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This comprehensive text traces the development of one of the world’s richest literatures from the Old English period through to the present day, discussing a wide range of key authors without losing its clarity or verve. Building on the book's established reputation and success, the third edition has been revised and updated throughout. It now provides a full final chapter on the contemporary scene, with more on genres and the impact of globalization.
This accessible book remains the essential companion for students of English literature and literary history, or for anyone wishing to follow the unfolding of writing in England from its beginnings. It is ideal for those who know a few landmark texts, but little of the literary landscape that surrounds them; those who want to know what English literature consists of; and those who simply want to read its fascinating story.

Table of Contents

Medieval

Frontmatter

Introduction

Abstract
England has a rich literature with a long history. This attempt to tell its story, from its beginnings to the present day, is written to be read as a whole. Issues arising from the discussion of one author, genre or period often arise elsewhere. So the book will give more to a reader who reads it through, although it can be read in parts, and its apparatus and index allow it to be consulted for reference. To be read as a whole, a book must be a reasonable companion; it should not discuss everything. There are said to be ‘nine and twenty ways of reciting tribal lays’, and there is more than one way of writing a history of English literature. This Introduction says what kind of a history this is and what it is not, where it begins and ends, which writers fall within its scope and which do not; and what ‘English’ and ‘literature’ are taken to mean.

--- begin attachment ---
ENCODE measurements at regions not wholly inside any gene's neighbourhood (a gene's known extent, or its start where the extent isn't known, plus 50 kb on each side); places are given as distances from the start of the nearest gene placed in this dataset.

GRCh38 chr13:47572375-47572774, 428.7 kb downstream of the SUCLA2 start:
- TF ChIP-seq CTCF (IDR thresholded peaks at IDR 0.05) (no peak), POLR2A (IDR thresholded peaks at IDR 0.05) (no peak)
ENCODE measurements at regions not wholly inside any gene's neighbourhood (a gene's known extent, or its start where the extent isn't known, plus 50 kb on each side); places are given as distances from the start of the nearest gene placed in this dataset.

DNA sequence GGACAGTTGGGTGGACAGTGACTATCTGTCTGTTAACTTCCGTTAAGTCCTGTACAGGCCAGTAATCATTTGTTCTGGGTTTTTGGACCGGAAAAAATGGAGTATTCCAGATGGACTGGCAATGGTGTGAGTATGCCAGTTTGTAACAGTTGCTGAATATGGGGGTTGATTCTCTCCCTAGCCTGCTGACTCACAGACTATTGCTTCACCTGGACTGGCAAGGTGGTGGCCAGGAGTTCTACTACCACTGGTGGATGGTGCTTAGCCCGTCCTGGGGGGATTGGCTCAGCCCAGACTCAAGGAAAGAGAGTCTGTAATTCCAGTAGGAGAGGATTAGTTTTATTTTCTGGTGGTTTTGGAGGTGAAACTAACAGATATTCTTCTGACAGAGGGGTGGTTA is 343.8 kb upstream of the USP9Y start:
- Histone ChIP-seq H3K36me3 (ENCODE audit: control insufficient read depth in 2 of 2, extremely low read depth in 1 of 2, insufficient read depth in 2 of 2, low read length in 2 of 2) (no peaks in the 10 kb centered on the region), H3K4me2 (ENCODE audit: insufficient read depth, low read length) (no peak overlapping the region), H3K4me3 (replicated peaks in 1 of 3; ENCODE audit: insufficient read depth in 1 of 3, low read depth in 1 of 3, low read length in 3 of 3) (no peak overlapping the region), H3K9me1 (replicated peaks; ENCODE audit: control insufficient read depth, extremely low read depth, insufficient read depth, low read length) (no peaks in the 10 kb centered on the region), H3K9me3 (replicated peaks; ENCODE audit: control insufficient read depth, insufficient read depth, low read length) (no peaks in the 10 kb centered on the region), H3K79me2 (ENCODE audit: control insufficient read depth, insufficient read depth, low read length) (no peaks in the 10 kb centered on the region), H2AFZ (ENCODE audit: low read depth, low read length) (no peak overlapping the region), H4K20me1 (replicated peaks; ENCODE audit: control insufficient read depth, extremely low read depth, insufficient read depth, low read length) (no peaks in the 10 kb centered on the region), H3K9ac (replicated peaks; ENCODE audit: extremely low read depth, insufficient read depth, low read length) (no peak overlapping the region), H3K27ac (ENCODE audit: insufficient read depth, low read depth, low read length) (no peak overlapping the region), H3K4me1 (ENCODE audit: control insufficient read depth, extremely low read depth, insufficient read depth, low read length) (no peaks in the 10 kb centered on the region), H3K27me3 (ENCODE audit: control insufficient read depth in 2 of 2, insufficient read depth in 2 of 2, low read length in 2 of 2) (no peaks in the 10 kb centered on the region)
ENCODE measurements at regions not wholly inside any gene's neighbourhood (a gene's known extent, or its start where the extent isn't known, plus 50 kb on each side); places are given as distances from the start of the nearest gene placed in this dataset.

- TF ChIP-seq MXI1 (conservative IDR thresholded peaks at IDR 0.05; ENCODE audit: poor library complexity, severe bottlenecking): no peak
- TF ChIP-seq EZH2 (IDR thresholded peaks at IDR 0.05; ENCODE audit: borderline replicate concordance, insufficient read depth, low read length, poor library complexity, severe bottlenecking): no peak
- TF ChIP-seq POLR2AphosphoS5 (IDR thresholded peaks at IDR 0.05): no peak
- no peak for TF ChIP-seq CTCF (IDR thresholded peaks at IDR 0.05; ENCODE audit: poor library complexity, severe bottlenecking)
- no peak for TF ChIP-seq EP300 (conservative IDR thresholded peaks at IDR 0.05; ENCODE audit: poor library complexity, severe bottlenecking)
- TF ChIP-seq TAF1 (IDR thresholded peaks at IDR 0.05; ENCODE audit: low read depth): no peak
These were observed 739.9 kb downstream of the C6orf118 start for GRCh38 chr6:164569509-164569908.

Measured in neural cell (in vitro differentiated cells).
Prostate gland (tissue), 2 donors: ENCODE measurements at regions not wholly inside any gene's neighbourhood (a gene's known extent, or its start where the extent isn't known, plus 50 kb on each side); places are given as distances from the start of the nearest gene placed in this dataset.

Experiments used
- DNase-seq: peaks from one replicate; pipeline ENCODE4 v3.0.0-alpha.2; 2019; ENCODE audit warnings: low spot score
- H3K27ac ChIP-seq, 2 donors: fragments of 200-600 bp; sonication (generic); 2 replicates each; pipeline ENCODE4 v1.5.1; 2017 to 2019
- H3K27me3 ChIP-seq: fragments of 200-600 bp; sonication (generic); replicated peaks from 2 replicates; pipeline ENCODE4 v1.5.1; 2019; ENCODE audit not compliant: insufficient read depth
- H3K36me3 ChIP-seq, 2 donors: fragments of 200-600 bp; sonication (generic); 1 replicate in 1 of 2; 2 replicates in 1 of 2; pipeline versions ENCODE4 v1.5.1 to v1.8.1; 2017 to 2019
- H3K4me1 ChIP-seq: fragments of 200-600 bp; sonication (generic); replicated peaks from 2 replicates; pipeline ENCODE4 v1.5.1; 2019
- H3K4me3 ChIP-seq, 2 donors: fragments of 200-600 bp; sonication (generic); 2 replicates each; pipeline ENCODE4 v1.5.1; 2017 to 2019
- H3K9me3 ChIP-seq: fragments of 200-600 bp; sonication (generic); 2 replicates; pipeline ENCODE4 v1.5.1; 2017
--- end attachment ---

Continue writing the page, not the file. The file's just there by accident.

Michael Alexander

CHAPTER 1. Old English Literature: to 1100

Abstract